When cameras captured Rowan County Clerk Kim Davis denying a marriage license to a gay couple “under God’s authority” — in defiance of the Supreme Court of the United States of America — fans of horror writer Stephen King had a nagging sense of déjà vu. We’d seen that movie before — a quarter century ago. In the screen adaptation of “Misery,” Annie Wilkes (Kathy Bates) rescues novelist Paul Sheldon (James Caan) from a winter wreck, makes him a bedridden prisoner and forces him to burn his manuscript (because profanity “has no nobility”). After an escape attempt, she binds and hobbles him (sledgehammers his ankles). Annie is implicated in Paul’s disappearance when the sheriff discovers she is his “number one fan” as he seizes on an old newspaper clipping featuring her creepy quote, after her trial. It matches a line from one of the novelist’s books: “There is a justice higher than that of man. I will be judged by Him.”
Neither love nor fear of her Higher Judge prevents her from blowing a hole through the sheriff’s back with a shotgun as he discovers her hostage.
For hobbling the issuance of marriage licenses, Kim Davis ignited a firestorm of controversy and a media feeding frenzy. It also induced friends to resurrect a declaration I hadn’t heard for quite a while: “I’m not from Kentucky; I’m from Louisville.” Just as we were channeling Davis to “Stop embarrassing us” and pondering whether to pool our paltry resources to hire a skywriter to write likewise, the plot twisted enough to make Stephen King’s screenwriters blush. Republican candidates were clamoring to become Davis’ number one fan. I’ll defer to West Kentucky-based history professor and author Berry Craig for the gory recap: “[Gubernatorial candidate Matt] Bevin and [attorney general candidate Whitney] Westerfield have hitched their wagons to Davis’ star, doubtless figuring they can make a wagon load of political hay off her in the Bible Belt Bluegrass State. Second, by championing a Democrat — make that ‘Democrat’ — they can proclaim themselves bipartisan. (Cruz and Huckabee see Davis as a winner for their national campaigns, too.) … Since Davis has hit the hoosegow, Bevin and Westerfield have shifted their pander machines to warp speed.”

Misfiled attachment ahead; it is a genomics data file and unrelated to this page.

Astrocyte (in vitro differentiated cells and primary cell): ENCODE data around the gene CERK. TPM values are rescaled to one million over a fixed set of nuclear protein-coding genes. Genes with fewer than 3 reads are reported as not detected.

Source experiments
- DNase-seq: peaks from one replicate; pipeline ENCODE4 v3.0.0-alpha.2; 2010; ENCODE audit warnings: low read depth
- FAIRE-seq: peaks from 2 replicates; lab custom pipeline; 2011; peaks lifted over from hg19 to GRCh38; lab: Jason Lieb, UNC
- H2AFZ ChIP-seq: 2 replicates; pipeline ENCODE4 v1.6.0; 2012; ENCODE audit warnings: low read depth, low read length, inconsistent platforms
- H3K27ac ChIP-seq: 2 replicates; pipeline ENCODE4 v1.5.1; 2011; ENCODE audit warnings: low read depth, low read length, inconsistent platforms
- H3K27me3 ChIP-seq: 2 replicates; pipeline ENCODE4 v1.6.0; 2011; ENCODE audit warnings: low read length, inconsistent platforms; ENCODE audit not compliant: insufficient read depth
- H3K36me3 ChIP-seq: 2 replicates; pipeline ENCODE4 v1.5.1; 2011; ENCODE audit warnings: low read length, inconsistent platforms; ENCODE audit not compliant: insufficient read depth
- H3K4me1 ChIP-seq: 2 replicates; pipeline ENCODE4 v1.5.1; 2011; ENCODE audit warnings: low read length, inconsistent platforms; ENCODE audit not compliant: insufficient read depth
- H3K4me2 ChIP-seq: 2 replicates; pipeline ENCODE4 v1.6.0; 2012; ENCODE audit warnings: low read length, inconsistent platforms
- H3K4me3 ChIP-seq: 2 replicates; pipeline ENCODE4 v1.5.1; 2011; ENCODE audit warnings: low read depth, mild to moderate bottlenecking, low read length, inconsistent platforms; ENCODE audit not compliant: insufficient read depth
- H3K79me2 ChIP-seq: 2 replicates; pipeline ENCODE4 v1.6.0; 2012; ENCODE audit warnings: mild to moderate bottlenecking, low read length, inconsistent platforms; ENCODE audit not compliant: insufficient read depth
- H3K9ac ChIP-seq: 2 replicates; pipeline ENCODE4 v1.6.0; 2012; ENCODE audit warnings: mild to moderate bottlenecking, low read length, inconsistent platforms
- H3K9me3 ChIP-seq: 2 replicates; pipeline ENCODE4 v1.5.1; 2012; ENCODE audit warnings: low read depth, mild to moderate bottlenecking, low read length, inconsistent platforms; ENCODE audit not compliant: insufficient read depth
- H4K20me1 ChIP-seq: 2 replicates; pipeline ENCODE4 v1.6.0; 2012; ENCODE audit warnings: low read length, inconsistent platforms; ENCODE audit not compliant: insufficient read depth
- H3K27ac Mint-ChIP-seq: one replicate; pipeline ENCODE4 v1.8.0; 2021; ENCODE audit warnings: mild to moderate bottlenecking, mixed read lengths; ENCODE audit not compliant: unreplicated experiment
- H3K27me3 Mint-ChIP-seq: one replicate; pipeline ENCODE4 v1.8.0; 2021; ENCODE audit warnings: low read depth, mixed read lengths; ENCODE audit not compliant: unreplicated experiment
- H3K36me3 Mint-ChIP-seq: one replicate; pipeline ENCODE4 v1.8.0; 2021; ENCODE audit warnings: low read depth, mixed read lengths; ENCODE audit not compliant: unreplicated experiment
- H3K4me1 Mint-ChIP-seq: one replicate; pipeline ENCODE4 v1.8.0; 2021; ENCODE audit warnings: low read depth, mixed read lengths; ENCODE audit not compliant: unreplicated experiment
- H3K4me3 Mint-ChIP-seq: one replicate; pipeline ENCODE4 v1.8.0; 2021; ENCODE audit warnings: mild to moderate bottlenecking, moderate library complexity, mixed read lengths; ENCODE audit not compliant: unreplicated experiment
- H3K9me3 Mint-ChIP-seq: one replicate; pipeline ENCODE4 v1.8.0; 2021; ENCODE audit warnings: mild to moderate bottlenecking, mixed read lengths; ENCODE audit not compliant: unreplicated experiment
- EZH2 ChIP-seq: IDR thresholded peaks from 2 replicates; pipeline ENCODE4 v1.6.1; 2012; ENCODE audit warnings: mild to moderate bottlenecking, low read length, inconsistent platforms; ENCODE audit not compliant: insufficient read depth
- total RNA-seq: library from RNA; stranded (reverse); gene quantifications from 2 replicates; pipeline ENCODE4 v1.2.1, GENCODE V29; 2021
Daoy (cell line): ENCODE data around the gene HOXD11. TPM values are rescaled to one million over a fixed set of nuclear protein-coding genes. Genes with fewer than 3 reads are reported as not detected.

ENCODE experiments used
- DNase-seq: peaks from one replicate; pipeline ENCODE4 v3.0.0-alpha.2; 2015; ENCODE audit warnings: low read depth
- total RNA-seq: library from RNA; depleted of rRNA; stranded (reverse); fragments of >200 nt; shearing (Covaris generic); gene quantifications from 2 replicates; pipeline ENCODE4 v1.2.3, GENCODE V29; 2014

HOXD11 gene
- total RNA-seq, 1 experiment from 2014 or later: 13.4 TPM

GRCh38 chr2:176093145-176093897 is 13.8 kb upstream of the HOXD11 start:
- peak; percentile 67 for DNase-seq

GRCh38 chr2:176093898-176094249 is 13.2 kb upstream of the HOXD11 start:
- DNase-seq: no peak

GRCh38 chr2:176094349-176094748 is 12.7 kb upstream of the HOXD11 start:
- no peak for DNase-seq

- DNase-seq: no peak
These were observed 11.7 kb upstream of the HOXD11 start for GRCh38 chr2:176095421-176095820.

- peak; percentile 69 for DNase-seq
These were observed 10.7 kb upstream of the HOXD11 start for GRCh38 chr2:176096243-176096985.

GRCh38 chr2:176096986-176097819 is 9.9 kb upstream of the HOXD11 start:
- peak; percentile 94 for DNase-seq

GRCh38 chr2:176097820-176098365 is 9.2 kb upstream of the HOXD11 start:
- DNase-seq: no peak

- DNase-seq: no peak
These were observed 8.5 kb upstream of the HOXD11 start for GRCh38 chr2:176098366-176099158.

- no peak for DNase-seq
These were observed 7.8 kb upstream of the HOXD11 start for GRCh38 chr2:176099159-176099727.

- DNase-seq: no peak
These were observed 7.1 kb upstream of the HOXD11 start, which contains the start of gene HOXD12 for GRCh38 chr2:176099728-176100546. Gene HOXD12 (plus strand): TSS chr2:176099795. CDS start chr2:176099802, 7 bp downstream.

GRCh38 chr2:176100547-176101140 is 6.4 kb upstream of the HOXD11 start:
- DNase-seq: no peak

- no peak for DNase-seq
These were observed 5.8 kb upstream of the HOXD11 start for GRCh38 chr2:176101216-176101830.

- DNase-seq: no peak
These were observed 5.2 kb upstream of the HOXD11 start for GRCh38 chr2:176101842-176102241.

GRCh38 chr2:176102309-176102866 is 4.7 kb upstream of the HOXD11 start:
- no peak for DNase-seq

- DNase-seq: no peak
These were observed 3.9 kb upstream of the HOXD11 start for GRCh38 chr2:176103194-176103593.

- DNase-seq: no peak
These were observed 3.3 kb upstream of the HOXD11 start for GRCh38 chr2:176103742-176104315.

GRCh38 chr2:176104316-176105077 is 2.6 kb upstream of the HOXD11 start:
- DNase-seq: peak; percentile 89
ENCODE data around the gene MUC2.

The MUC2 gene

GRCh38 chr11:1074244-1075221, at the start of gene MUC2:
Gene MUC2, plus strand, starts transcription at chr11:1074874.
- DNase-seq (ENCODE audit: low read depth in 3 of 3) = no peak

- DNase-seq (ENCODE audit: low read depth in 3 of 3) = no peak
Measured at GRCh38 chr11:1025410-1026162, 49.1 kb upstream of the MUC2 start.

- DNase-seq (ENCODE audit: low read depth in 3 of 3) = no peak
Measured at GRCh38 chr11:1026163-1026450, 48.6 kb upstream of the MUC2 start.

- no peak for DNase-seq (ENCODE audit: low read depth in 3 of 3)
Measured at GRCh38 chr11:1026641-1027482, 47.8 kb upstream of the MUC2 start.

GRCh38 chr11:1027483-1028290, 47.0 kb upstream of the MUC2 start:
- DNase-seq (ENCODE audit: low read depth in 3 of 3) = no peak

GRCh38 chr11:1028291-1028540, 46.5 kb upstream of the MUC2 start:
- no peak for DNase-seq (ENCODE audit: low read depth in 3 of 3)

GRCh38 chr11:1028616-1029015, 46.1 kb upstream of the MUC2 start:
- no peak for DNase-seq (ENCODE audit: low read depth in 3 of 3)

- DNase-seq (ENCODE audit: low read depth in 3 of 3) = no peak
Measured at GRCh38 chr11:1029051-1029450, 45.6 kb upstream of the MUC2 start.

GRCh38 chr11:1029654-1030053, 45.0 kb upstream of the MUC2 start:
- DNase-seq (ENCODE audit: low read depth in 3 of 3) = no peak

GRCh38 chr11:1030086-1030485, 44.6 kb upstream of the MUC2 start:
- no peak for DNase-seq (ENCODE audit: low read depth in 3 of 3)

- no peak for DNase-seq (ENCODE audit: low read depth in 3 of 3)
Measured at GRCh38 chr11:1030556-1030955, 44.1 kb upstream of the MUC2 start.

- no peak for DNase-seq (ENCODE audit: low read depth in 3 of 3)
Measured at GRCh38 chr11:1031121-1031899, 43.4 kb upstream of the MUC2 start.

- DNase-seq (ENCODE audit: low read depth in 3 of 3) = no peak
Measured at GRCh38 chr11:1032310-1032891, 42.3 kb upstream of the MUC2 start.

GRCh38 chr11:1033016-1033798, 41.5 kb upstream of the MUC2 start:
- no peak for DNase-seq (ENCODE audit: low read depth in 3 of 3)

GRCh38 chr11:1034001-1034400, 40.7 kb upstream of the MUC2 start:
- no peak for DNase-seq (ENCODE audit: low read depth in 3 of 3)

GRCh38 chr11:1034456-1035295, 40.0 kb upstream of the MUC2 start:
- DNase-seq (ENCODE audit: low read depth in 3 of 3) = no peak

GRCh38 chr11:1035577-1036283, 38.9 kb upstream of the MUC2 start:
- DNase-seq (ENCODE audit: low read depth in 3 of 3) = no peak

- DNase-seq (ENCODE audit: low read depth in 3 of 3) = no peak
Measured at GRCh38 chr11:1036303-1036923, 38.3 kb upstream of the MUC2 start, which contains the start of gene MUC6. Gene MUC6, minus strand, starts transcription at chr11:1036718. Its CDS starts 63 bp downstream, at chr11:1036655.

The great mystery now playing out in this commonwealth is in the Rowan County seat of Morehead, where the clerk’s office is issuing licenses devoid of Davis’ name. It’s playing out in the Carter County seat of Grayson, where Davis last week was released from jail to have multiple orgasms between Huckabee and her attorney. And it’s playing out in Grayson County, for which Grayson, Kentucky, is often mistaken. (My favorite, WDRB-TV on Sept. 6: “Davis is being held at the Carter County Detention Center in Grayson County.”)
The mystery playing out statewide is how this will play out at the polls in less than two months. Last Friday on KET’s “Comment on Kentucky,” the C-J’s Joe Gerth said, “The concern among the Democrats is that this is really gonna spark a fire under social conservatives … You’ve got preachers in Eastern Kentucky taking to the pulpit to say, ‘Our (religious) freedom is under attack.’”
Panelist Ronnie Ellis of the CNHI newspaper chain added, “This is the perfect storm for Bevin” that has energized the tea party and social conservatives amid an otherwise unexciting campaign.
Nevertheless, the smart money is betting on a progressive Kentucky. Craig opined, “[M]any Bluegrass State Christians don’t agree with Davis when she insists gay people are ‘not of God’ — and, by implication, hell-bound.” (Indeed, the god Davis worships looks more like a Nazi than any deity I recognize.)
For editorial support, Craig cited the C-J’s veteran political guru Al Cross, who wrote, “Most Kentuckians, I believe, cherish the rule of law, and that’s why Bevin and Westerfield are not only wrong, but politically wrong … I think voters increasingly realize that gay marriage really doesn‘t affect them — and that Davis’ defiance isn‘t a matter of religious freedom.” Former C-J editorialist Keith Runyon, now a commentator for WFPL-FM 89.3, believes that the compliance of “tens of thousands” Jefferson Countians with court-ordered school desegregation four decades ago, bodes well for the marriage equality mandate. “Just like most government servants across the nation who issue marriage licenses,” he said, “they understood that the law is not about our personal beliefs or prejudices.”
Election day may be a barometer of how far we’ve come. May we come far — and often.